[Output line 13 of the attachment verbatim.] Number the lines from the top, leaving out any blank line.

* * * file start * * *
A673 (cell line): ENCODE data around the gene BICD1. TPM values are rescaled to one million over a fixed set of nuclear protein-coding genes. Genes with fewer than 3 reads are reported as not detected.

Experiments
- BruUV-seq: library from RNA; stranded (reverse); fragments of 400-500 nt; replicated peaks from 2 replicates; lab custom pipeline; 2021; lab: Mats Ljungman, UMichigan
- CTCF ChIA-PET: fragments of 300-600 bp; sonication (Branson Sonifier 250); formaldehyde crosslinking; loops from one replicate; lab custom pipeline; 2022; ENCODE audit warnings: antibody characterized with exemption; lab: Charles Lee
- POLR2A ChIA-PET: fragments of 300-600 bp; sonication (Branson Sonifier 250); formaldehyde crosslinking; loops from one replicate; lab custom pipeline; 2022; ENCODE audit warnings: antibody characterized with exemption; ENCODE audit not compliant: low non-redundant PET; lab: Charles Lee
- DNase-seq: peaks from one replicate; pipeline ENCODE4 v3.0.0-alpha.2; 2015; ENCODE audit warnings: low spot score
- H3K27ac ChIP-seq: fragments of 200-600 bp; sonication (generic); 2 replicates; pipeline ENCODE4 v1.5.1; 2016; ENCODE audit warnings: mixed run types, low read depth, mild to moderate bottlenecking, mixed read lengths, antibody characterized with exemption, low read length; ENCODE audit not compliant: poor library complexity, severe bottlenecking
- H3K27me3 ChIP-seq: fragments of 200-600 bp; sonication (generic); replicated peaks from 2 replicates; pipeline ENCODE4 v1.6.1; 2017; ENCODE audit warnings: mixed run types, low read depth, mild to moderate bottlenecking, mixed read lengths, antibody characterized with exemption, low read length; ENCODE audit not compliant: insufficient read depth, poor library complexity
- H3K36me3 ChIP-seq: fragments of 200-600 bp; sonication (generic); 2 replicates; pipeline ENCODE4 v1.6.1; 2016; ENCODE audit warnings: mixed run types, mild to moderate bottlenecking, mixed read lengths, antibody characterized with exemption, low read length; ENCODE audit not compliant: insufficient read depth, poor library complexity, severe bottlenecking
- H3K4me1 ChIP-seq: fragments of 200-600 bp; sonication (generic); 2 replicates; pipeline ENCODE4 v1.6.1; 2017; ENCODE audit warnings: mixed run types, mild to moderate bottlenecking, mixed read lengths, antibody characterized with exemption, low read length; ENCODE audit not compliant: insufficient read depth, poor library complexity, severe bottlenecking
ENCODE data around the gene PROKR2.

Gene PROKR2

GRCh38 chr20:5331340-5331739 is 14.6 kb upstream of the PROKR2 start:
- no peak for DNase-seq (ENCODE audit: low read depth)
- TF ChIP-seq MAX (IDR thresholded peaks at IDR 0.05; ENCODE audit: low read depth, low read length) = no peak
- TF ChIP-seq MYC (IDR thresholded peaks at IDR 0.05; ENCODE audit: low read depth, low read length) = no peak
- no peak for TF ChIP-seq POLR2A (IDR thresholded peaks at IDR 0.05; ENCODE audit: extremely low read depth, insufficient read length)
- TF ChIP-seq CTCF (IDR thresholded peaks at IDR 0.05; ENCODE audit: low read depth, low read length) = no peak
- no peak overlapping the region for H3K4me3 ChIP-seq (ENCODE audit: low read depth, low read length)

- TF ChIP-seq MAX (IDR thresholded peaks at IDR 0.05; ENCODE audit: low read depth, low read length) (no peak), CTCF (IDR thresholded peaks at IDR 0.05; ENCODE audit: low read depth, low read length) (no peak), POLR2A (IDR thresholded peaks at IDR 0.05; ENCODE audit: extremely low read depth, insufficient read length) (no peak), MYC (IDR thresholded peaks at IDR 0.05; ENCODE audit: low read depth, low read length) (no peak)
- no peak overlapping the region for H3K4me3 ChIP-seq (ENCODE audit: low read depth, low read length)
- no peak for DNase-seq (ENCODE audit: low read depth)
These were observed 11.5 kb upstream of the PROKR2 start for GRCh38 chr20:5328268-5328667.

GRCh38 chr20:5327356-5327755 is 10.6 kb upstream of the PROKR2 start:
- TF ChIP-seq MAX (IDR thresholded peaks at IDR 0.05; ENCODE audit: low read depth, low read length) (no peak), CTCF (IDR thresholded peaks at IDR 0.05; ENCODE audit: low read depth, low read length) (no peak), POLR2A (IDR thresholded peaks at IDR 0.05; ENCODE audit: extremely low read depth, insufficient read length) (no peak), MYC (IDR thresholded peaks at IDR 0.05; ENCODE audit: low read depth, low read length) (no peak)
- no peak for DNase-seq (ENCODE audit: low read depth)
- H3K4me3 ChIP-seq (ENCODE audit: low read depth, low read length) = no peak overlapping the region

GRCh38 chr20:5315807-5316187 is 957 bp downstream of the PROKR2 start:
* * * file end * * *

GRCh38 chr20:5331340-5331739 is 14.6 kb upstream of the PROKR2 start: